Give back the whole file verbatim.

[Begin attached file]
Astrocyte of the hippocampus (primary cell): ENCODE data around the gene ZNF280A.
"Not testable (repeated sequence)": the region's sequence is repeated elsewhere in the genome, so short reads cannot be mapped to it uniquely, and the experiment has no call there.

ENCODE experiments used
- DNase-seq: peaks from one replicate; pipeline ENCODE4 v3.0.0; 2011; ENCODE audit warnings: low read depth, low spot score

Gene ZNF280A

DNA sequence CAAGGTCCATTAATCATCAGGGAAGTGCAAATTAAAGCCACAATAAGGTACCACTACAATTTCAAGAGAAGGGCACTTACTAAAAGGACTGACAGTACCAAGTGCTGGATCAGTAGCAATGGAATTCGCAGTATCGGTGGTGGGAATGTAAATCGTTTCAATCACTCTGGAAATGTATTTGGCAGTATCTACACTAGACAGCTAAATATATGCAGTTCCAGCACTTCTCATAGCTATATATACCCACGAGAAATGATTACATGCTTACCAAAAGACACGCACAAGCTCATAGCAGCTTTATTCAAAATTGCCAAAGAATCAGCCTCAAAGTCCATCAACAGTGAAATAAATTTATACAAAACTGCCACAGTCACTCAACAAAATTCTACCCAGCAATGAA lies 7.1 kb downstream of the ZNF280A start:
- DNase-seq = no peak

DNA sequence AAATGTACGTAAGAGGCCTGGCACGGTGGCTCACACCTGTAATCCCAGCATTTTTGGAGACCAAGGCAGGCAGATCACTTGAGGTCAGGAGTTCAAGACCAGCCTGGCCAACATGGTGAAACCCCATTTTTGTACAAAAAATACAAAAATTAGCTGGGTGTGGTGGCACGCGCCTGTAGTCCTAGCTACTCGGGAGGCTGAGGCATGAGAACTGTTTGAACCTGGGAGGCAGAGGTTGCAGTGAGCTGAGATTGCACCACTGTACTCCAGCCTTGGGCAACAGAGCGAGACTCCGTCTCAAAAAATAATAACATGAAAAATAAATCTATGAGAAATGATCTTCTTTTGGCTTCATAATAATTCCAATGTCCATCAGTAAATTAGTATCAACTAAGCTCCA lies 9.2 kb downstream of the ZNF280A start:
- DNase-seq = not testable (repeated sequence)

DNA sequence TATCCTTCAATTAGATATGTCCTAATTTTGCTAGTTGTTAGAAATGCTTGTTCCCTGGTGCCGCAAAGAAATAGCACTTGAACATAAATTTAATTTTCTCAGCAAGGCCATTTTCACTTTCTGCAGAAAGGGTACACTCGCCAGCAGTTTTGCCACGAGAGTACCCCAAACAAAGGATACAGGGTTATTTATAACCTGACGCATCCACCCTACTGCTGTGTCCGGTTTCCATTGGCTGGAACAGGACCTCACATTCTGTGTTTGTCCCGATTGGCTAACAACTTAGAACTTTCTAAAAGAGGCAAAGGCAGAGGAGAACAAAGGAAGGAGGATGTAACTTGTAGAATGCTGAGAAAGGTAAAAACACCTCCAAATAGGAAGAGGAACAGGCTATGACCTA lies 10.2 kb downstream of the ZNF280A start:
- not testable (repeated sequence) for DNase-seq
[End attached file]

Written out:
Astrocyte of the hippocampus (primary cell): ENCODE data around the gene ZNF280A.
"Not testable (repeated sequence)": the region's sequence is repeated elsewhere in the genome, so short reads cannot be mapped to it uniquely, and the experiment has no call there.

ENCODE experiments used
- DNase-seq: peaks from one replicate; pipeline ENCODE4 v3.0.0; 2011; ENCODE audit warnings: low read depth, low spot score

Gene ZNF280A

DNA sequence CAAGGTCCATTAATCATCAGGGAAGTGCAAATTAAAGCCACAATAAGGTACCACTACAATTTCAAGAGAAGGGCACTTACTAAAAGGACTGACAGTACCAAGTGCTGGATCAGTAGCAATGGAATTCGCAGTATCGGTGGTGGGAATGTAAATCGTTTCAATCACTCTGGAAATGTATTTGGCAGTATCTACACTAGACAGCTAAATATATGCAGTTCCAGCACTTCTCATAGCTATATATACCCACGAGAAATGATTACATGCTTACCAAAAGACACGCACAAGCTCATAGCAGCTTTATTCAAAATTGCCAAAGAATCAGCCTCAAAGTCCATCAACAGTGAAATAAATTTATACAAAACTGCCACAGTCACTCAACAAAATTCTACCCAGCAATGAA lies 7.1 kb downstream of the ZNF280A start:
- DNase-seq = no peak

DNA sequence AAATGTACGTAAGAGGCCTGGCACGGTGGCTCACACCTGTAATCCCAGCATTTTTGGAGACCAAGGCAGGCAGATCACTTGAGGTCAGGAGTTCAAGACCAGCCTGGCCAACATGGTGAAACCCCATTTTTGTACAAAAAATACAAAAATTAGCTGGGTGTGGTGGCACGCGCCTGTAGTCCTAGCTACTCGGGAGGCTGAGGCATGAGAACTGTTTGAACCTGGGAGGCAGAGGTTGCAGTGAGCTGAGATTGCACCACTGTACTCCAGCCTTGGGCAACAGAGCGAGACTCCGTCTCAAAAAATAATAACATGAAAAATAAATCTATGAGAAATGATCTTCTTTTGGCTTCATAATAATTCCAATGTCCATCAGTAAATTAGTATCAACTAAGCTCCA lies 9.2 kb downstream of the ZNF280A start:
- DNase-seq = not testable (repeated sequence)

DNA sequence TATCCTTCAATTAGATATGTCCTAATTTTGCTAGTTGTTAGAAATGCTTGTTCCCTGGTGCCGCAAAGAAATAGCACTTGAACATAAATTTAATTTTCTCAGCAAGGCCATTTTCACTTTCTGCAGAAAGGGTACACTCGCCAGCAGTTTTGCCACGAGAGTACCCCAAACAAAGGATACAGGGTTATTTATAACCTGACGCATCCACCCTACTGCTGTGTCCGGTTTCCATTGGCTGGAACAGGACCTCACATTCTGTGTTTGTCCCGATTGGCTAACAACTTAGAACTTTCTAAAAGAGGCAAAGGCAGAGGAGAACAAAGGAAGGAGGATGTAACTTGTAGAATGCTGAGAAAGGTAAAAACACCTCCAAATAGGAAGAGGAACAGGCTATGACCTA lies 10.2 kb downstream of the ZNF280A start:
- not testable (repeated sequence) for DNase-seq